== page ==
John Hakla from Eagle River heads back into the water while dipnetting on the North Kenai Beach on Wednesday, July 17, 2019. (Photo by Brian Mazurek/Peninsula Clarion)

John Hakla from Eagle River heads back into the water while dipnetting on the North Kenai Beach on Wednesday, July 17, 2019. (Photo by Brian Mazurek/Peninsula Clarion)

Central Peninsula weekly fishing report

The fish have been trickling into the nets since the personal use fishery opened on July 10.

More than 225,000 late-run sockeye have gone through the weir as of July 15, doubling last year’s run — which was at just above 100,000 fish at the same time — exciting dipnetters all along the shore of Kenai’s beaches.

The fish have been trickling into the nets since the personal use fishery opened on July 10. Sockeye salmon sport fishing on the Lower Kenai River is slow due to high waters.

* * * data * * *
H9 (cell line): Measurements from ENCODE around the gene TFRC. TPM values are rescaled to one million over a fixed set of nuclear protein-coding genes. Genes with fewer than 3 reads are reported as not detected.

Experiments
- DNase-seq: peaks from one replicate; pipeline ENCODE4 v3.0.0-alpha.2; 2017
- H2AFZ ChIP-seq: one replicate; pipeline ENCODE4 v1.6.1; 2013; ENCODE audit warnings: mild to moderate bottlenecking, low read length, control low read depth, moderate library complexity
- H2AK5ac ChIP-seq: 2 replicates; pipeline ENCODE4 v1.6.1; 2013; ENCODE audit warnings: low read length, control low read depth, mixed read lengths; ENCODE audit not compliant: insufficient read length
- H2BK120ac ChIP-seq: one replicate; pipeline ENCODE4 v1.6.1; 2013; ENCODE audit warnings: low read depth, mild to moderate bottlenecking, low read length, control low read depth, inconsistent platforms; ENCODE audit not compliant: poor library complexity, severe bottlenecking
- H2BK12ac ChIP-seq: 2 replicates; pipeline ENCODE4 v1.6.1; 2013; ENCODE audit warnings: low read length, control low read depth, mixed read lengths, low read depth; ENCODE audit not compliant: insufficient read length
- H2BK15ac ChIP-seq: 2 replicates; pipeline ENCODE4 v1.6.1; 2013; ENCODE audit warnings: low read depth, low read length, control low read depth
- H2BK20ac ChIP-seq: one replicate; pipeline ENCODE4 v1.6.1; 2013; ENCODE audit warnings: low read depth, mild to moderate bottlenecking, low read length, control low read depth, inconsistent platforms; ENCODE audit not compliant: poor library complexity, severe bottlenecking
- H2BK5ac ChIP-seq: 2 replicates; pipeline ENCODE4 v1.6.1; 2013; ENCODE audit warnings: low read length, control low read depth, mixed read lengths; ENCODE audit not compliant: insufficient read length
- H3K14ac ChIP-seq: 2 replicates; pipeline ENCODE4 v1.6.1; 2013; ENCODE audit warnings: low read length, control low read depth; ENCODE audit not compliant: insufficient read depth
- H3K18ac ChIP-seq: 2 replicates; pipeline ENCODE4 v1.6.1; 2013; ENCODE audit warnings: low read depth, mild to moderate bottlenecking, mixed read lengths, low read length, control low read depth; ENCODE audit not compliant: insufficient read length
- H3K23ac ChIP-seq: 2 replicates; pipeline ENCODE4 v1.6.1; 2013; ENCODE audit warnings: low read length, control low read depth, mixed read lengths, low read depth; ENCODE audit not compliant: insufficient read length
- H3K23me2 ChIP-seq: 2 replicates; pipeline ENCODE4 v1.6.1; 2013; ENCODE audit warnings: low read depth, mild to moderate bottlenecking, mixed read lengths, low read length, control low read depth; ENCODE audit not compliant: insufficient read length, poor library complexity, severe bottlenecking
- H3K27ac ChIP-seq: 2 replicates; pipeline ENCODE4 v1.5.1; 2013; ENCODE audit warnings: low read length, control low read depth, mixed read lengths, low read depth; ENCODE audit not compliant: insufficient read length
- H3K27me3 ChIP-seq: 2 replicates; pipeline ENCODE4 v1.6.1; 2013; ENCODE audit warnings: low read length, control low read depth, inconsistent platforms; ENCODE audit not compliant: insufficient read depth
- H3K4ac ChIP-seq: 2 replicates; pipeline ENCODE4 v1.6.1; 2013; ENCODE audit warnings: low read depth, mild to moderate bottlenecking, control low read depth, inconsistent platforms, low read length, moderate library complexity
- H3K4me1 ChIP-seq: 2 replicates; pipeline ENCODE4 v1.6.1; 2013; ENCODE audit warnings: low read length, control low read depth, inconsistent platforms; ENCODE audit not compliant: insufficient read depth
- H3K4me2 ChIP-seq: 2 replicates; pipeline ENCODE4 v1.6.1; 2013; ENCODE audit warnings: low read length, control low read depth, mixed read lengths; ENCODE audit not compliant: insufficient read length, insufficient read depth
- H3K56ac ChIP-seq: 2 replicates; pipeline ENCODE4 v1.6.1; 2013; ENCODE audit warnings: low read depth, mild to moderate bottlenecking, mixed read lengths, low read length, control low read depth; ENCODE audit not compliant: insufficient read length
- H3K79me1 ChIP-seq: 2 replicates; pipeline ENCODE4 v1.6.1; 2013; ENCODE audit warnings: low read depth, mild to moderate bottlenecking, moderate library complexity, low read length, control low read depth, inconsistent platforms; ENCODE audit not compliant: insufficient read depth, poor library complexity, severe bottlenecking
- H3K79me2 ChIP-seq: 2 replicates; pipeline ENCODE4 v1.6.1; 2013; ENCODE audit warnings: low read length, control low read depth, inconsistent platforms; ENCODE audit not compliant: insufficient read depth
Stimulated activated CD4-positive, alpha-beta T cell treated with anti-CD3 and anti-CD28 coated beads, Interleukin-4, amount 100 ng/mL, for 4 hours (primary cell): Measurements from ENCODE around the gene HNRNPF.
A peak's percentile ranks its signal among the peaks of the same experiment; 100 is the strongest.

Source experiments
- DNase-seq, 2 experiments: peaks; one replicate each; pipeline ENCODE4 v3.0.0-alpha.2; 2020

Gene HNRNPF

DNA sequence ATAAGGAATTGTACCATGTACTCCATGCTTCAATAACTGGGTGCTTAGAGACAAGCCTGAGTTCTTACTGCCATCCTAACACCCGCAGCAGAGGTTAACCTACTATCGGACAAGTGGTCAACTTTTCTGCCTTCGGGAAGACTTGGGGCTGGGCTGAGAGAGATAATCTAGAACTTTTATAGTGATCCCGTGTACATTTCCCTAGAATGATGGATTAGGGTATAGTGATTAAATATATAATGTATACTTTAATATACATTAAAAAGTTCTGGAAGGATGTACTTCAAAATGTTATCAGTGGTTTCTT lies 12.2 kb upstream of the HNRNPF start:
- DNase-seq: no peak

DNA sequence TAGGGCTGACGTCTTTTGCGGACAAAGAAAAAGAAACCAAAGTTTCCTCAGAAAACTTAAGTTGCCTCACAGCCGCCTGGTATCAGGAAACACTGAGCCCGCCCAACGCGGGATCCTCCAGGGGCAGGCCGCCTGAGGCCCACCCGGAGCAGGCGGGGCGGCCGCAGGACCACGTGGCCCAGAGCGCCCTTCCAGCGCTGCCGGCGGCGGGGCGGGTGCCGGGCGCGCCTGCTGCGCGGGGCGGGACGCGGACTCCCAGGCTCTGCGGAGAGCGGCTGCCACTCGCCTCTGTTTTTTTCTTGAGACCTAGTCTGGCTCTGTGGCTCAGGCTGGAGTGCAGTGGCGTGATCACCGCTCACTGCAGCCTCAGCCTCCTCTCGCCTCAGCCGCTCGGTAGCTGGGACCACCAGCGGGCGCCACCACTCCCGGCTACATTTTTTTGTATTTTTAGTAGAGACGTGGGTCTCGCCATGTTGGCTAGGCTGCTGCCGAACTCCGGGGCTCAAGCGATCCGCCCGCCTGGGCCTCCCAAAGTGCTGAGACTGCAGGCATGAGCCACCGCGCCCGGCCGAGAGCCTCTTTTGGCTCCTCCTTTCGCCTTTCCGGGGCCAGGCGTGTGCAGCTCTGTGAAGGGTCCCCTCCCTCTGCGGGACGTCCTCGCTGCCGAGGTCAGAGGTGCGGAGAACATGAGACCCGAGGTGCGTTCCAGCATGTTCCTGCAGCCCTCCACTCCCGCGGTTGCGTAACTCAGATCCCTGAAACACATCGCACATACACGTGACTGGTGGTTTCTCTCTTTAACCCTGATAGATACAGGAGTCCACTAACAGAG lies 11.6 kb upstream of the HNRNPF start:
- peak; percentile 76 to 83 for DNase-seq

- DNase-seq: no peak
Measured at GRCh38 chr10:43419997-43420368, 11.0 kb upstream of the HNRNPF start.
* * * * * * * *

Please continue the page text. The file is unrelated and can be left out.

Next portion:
Anglers have still seen success in the Upper Kenai River, Russian River and the sanctuary for sockeyes, although it has slowed significantly since the boom earlier this summer. The bag limits have returned to three fish per day with six in possession.

King salmon fishing on the Lower Kenai River remains slow, with high, turbid water conditions affecting angling. King salmon of any size can be retained if caught from the mouth of the Kenai River to a marker 300 yards downstream of Slikok Creek, but only king salmon less than 36 inches in length can be kept upstream to the outlet of Skilak Lake.

A little north, the pink salmon are beginning to show up at Resurrection Creek in Hope.

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